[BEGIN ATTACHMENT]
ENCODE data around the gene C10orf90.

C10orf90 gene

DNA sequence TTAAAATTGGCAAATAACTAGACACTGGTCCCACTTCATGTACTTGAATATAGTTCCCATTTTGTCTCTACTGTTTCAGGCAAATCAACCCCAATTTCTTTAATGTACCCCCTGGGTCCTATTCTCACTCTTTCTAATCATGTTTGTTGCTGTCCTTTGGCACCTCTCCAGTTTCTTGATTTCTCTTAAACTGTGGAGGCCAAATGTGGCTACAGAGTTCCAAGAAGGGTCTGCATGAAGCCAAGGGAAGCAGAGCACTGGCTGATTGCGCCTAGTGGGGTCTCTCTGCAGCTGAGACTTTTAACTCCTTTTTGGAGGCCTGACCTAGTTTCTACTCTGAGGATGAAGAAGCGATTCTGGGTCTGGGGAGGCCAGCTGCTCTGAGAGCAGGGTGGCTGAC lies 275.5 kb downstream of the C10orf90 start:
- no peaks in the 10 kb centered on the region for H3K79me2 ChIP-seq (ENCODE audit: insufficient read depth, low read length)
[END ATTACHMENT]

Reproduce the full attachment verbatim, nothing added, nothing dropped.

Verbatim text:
ENCODE data around the gene C10orf90.

C10orf90 gene

DNA sequence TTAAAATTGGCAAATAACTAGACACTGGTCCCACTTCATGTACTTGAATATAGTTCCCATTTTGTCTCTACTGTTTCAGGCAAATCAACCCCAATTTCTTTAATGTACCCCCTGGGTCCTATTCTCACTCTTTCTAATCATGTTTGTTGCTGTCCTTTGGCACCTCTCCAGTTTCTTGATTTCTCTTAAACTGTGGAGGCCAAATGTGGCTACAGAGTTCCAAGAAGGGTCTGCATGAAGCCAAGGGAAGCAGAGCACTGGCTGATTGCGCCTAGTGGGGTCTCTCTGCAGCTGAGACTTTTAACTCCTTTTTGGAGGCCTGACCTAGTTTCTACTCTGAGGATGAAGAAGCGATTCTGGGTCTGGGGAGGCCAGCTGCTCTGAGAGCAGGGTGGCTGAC lies 275.5 kb downstream of the C10orf90 start:
- no peaks in the 10 kb centered on the region for H3K79me2 ChIP-seq (ENCODE audit: insufficient read depth, low read length)